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Podcast: Feeding McMurdo
Posted October 4, 2017
Photo Credit: Mike Lucibella
Devin Reid pushes a trolley with rice through McMurdo Station’s kitchen. Each day the kitchen staff prepare meals for up to almost 1,000 people working on the station.
In Antarctica, scientists conduct cutting edge research on a harsh and barren continent. It’s no easy task, but to help make it happen the U.S. Antarctic Program employs a small army of support staff to get these researchers the supplies they need, transport them to where they need to go and keep them safe throughout.
A lot of the jobs they do are the same that any small town needs to function, often with a specialized twist that comes with working in such a remote place, but others can be less obvious. The Antarctic Sun Podcast is taking a behind-the-scenes look at the workers and what they do to make science at the bottom of the world possible.
This week: The Galley
It is no small feat to keep more than 800 hardworking people fed, especially when you’re at the bottom of the world and the nearest grocery store is more than 2,000 miles away. But despite these logistics challenges, each day the kitchen staff at McMurdo Station’s galley serves up a hot breakfast, lunch and dinner for the scientists and support staff working on the frozen continent.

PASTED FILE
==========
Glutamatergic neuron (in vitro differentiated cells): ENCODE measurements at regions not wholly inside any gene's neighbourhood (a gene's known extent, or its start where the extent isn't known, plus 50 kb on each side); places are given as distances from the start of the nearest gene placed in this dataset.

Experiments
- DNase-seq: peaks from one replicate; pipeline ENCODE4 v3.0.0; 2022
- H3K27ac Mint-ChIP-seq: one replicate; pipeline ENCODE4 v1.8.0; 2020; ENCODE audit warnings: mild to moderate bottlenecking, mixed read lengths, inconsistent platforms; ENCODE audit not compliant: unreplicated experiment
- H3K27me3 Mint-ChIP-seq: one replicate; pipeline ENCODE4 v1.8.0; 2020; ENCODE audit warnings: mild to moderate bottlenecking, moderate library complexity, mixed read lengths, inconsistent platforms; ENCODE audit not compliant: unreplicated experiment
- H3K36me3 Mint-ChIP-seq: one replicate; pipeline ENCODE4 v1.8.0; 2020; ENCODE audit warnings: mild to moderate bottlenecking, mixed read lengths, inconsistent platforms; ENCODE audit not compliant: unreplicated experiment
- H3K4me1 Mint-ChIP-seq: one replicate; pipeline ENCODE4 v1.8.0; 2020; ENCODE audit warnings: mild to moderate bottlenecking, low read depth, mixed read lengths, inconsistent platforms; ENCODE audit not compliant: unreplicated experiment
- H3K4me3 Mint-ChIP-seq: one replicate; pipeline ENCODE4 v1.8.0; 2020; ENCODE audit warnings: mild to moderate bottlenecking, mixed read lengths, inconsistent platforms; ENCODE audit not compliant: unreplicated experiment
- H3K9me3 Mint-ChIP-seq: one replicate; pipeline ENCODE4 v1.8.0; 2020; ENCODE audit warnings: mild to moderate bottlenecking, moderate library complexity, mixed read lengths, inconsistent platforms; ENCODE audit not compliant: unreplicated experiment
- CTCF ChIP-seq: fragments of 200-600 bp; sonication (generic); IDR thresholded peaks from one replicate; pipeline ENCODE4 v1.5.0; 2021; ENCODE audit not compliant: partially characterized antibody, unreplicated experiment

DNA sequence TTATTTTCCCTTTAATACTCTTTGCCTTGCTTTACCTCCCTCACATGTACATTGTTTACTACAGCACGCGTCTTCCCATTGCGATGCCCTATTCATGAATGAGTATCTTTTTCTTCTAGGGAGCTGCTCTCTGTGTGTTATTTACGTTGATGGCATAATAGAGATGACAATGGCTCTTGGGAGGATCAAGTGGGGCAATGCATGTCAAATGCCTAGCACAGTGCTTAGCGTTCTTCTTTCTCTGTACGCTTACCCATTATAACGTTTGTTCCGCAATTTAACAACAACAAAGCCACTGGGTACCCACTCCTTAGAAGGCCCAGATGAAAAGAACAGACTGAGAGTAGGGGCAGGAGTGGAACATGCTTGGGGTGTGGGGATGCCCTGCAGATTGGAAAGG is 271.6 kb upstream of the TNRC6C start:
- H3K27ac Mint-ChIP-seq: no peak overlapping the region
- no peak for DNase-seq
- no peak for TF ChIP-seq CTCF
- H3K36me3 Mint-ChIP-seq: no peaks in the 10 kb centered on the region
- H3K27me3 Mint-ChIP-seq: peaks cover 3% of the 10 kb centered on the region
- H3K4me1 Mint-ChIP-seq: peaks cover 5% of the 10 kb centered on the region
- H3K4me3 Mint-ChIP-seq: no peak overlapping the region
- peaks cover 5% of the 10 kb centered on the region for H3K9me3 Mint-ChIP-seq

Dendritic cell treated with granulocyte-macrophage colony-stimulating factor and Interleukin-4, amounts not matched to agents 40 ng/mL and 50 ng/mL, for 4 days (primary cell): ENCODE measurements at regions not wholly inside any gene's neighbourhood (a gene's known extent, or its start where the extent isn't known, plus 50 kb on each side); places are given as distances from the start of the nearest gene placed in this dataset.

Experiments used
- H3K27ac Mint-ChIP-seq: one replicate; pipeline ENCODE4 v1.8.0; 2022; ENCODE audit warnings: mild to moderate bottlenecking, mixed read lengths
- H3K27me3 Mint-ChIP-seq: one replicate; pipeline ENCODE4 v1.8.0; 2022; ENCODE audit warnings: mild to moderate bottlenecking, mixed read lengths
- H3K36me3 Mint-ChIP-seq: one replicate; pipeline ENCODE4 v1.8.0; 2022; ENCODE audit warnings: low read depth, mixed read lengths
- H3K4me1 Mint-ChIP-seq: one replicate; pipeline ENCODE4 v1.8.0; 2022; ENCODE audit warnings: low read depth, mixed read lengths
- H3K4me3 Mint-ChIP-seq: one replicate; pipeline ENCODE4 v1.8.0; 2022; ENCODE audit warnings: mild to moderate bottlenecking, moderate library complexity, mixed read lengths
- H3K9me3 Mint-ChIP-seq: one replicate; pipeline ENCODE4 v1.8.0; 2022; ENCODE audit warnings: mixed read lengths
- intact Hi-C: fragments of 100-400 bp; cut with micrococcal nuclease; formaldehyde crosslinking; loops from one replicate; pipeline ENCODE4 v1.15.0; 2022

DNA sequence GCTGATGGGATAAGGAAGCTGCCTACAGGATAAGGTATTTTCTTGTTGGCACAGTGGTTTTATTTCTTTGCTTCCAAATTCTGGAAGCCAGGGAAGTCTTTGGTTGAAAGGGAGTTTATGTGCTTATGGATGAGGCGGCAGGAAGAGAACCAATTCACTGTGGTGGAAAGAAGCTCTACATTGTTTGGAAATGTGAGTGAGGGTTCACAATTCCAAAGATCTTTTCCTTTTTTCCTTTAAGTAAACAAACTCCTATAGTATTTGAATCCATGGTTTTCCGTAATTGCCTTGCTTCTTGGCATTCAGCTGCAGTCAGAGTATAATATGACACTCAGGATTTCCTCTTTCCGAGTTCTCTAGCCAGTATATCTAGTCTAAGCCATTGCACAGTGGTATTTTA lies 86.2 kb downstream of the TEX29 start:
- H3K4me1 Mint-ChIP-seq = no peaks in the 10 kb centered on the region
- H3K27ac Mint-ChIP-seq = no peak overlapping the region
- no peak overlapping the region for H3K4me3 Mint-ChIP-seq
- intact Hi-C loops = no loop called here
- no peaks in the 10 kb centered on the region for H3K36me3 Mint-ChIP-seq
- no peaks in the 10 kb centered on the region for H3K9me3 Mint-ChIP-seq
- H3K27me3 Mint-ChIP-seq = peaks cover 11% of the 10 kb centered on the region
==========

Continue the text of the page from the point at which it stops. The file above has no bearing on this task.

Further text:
The big challenge for the station’s cooks is working with limited supplies that all have to be shelf-stable for a long time. But that doesn’t mean the only thing on the menu is hardtack and pemmican. Drawing from their ample stores of mostly frozen, canned and dried food, (plus the occasional shipment of fresh fruits and veggies) the kitchen staff never fails to prepare a range of dishes that are nearly as good as home cooking.